“If you have a problem with the third act, the real problem is in the first act.”
– Billy Wilder
The purpose of story is to reveal a transformation. This shift in perception means a sort of death of the familiar. Thus, we delineate the journey from fear to love, from innocence to wisdom, or from victim to victor. Transformation is a scary process, because frankly, as human beings, we don’t like change — not even positive change. In fact, we often fear that we don’t deserve what we desire. And so, any change forces us to confront long-held beliefs that threaten our status quo.
On some level, our story may have begun with the breathless thought, “What if?” What if it were possible to have true love, to escape this dusty old town, to run a global social media company, to find inner peace . . .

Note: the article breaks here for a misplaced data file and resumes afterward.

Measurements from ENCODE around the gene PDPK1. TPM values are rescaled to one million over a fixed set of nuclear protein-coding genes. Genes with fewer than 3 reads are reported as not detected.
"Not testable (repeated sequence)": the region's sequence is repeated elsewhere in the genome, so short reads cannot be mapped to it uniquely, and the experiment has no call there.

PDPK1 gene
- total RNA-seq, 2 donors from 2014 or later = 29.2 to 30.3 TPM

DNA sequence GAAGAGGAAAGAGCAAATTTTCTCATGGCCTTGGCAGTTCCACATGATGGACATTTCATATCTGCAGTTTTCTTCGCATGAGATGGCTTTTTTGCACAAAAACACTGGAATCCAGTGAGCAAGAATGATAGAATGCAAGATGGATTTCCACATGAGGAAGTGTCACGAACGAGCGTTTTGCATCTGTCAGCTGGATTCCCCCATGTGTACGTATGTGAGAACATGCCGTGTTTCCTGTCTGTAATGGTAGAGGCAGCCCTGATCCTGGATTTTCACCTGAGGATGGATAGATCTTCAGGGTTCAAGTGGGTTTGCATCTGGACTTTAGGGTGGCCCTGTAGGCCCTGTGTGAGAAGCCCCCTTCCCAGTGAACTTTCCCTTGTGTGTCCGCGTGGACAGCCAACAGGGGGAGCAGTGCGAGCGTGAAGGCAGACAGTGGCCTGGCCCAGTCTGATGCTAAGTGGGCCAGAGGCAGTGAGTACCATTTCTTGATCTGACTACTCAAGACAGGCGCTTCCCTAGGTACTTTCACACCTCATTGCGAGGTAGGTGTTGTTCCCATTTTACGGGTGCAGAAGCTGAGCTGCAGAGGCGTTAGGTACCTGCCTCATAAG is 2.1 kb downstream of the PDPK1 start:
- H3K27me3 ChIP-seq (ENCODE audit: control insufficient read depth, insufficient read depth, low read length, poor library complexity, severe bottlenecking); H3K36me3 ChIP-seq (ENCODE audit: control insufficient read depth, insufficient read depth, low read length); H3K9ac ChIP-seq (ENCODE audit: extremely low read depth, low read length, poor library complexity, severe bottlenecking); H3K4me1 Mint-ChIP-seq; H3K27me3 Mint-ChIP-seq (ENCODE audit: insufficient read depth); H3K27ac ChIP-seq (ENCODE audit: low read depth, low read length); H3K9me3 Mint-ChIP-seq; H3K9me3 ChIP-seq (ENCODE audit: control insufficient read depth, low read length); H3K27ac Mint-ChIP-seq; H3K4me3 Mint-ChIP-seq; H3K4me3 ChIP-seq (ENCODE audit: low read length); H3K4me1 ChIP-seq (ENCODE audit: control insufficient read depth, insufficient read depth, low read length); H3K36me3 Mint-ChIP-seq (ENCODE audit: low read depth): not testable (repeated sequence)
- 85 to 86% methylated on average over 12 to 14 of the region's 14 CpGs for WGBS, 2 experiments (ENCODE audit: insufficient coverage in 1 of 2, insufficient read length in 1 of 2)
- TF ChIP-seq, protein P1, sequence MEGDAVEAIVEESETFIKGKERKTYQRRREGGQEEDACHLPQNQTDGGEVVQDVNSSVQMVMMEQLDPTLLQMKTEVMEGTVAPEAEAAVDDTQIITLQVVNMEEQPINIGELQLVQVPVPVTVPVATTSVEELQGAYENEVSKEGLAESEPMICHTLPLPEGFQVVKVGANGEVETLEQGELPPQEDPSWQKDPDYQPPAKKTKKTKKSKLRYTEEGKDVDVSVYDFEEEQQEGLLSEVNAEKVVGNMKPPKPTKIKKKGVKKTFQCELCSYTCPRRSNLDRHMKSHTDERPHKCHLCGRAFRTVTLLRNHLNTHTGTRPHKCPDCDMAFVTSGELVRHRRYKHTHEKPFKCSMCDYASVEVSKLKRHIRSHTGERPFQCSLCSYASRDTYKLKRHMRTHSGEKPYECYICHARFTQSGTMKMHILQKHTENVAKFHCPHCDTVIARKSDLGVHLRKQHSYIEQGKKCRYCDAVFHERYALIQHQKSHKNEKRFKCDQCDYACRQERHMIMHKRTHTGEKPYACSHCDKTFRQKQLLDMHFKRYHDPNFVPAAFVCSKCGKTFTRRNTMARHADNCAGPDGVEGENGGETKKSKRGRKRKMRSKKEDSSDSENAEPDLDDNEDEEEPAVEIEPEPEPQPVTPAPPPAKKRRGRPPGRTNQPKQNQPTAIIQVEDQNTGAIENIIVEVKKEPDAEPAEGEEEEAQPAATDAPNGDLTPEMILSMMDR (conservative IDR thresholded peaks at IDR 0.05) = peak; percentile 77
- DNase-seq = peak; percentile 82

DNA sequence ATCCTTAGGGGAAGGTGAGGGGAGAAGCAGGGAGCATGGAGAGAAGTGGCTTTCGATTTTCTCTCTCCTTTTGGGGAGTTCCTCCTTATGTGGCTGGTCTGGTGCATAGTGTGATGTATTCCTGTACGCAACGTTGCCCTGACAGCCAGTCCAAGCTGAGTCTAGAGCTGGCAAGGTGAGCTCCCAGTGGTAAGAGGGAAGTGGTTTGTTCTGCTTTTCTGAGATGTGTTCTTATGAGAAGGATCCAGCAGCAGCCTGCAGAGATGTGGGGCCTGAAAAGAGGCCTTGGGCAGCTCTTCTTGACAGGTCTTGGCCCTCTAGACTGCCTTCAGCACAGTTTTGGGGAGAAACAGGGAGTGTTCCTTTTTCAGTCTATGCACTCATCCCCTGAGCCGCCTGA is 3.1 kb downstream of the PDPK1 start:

Yet, as storytellers we understand that if all that happens by the end is that our protagonist achieves their goal, our reader or audience will be profoundly disappointed. Because ultimately they don’t really care if the protagonist gets what they want (that is just the plot). What they really care about is whether or not they will get what they need.
So, how do we get to the end and resolve this dilemma in a satisfying way? We get there by setting up our story properly. As Stephen R. Covey says in The Seven Habits of Highly Effective People, we must “Begin with the end in mind.”
We simply imagine our hero transformed. In imagining this, we are led to the shift in perception rather than trying to solve it as if it were some riddle. Everything you need to know is within. Your hero’s real problem is their unwillingness to accept the true reality of their situation. As you imagine your hero transformed, and develop a more specific relationship to who they are at the end of the story, you begin to understand what needs to be set up in order to get them there.